Five years ago, I was lying in a hospital bed, excited and nervous for my life to change for the better. I was two years into my transition from female to male, and I was about to get top surgery. My mind bubbled with fantasies of shirtless adventures in my near future. I’d lie on the beach with my friends, carefree as the sun beat down on my bare chest. I’d strip off my tank top in a gay bar, tuck it casually into the waist of my pants, and a hot man would buy me a drink, seeing me as my true gender. Life was going to be so much better.
It didn’t turn out so well.
I’d chosen to have the periareolar (more correctly called the “circumareolar”) procedure, a tricky surgery in which a donut of skin is removed, leaving a scar only around the nipple itself. I was drawn in by the surgeon’s promise that I’d maintain nipple sensation and have no noticeable scarring. What I didn’t know was that few trans men are good candidates for this procedure, and my surgeon didn’t know how to correctly judge my candidacy. My chest was too large, and I had too much extra skin. As a result, my incisions split open, became infected, and my chest had a lumpy, strange contour that looked wholly unnatural. It wasn’t at all what I’d imagined.
My original surgeon attempted to revise my result with two follow-up surgeries, neither of which improved things much. Finally, I lost faith in him, and sought the opinion of Dr. Michael Brownstein, a well-known and highly respected top surgeon. From him, I learned that I never should have undergone the peri procedure; double incision was a far better choice for me. He performed this procedure on me, resulting, finally, after more than two years, thousands of dollars, and four surgeries, in the chest I’d dreamed of.
Certainly, part of my bad experience with top surgery was because I didn’t see enough doctors beforehand. I was a student at the time, and although my university insurance covered a large percent of the cost of surgery, I didn’t have the luxury to travel around the country consulting with lots of surgeons. But in this day and age of digital information, there is no reason that I, or any trans person, should have to rely on in-person consultations to glean the necessary information about medical transition.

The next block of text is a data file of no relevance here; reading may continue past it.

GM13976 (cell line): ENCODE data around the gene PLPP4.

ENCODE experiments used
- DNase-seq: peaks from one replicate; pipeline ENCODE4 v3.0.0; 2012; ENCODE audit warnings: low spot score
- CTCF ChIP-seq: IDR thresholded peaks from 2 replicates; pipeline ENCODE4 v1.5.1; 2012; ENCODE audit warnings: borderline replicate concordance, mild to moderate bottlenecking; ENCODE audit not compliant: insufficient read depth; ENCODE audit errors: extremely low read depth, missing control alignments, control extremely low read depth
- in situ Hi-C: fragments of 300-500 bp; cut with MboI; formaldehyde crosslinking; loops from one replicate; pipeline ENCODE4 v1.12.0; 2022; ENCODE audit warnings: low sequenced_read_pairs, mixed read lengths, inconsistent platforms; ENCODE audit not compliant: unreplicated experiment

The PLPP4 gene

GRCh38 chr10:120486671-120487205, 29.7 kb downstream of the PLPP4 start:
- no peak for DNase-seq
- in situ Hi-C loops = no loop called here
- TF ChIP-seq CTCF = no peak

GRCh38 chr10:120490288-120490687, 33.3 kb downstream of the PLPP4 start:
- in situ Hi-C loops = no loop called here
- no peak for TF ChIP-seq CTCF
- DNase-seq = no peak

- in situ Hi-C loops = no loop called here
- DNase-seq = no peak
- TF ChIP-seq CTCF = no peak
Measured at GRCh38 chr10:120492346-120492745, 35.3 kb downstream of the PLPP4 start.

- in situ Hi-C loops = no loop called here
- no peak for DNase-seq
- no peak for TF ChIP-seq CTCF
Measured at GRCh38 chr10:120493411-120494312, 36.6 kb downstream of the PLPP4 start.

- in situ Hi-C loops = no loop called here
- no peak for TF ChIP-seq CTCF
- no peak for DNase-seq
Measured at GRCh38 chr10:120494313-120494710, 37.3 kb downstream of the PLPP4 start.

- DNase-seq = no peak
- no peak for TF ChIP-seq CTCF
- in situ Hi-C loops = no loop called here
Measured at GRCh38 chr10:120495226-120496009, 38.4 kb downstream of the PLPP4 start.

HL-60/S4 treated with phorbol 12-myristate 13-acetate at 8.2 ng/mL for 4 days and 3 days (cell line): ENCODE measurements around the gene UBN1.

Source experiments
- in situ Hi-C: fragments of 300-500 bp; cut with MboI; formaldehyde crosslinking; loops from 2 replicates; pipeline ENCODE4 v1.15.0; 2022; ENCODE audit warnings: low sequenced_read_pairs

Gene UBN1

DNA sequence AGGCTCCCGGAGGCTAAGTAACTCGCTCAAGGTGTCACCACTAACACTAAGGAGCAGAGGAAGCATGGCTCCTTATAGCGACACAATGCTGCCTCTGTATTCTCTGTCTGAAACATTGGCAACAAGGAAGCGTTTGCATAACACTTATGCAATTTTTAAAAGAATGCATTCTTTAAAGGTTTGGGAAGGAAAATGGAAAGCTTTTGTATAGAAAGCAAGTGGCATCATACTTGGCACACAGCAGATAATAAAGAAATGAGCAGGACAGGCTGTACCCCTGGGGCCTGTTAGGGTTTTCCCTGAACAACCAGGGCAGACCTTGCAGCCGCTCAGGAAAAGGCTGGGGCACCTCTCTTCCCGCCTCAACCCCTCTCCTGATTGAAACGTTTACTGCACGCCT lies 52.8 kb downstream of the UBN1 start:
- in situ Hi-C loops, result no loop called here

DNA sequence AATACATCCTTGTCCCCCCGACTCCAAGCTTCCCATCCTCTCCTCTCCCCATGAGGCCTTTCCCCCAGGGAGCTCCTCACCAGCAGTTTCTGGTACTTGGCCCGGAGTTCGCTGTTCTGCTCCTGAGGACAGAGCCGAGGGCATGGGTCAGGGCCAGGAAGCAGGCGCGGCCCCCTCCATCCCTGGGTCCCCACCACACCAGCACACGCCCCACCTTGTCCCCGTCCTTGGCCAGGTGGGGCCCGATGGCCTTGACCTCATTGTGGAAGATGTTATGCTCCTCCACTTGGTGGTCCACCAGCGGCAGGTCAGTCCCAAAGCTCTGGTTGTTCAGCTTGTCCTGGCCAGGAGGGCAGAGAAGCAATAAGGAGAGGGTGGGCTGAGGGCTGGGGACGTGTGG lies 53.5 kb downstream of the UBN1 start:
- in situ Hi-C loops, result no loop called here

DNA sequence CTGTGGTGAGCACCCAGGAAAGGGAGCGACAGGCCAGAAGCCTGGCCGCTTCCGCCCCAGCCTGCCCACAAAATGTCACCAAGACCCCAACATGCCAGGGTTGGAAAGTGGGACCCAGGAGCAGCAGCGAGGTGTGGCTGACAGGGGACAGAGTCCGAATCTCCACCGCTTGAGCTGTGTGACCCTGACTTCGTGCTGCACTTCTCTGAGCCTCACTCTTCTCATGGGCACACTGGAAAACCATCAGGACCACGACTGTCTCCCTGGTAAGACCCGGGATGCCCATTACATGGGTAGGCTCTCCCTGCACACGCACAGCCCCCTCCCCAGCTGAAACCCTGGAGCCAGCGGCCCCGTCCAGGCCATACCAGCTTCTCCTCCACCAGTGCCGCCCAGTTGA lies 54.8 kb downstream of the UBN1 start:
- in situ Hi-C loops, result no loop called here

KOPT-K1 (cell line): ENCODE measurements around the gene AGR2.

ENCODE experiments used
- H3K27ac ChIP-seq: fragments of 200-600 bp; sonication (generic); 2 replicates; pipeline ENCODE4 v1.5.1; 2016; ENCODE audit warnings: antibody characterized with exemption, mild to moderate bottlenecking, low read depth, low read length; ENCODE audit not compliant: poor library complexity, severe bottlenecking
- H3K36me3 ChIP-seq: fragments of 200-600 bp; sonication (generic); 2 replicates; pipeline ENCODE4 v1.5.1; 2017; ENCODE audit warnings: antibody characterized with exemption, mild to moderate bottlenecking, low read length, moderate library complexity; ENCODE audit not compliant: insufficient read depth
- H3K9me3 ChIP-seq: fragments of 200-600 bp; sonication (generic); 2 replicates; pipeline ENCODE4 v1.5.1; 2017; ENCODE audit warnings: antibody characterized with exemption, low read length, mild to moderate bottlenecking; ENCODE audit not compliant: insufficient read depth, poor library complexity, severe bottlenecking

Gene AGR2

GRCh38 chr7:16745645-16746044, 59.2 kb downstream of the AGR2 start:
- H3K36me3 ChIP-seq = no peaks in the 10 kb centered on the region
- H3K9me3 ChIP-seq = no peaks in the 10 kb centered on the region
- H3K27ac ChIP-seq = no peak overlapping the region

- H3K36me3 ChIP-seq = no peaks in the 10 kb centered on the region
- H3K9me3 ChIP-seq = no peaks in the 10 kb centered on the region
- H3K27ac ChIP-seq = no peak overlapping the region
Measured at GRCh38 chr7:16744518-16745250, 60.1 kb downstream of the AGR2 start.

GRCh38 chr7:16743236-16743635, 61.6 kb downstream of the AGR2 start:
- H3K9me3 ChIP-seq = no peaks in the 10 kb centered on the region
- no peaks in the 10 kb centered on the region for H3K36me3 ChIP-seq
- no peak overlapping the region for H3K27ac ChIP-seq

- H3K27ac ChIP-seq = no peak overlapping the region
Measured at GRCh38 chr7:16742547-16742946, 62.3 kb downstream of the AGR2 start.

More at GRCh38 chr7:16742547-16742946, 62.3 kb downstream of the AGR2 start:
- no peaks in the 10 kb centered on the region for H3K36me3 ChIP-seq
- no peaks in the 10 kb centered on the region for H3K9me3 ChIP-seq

Transitioning should be easier, in all regards. Our medical options should not be mysterious. We should no longer need to rely on the limited information available from local doctors and our local trans communities. And with more and more doctors implementing the forward-thinking “informed consent” model of care, the onus is on us to educate ourselves. To do that, we need resources. We need reliable sources of information.
And this is the impetus for Informing Consent. We partner with surgeons who are regarded as experts in their fields and asked them to discuss, on video, the medical procedures that are essential (for some of us) to making our lives worth living. Over the next few months, we will release videos weekly, presenting information on Facial Feminization Surgery with Dr. Thomas Satterwhite, Phalloplasty with Dr. Curtis Crane, and FTM Top Surgery with Dr. Scott Mosser. Eventually, we will have information on other procedures as well, including vaginoplasty, metoidioplasty, breast augmentation, hysterectomy, and others.
We also know that surgery is not the only topic trans folks need information on. In addition to surgical videos, we’re working hard on tutorials on changing your name and gender on essential documents such as your driver’s license, passport, birth certificate, and social security card.
This Monday, August 3, 2015, we’ll officially launch with an overview of Facial Feminization Surgery presented by Dr. Thomas Satterwhite. Stay tuned, follow our blog, and keep up with us on Facebook or Twitter.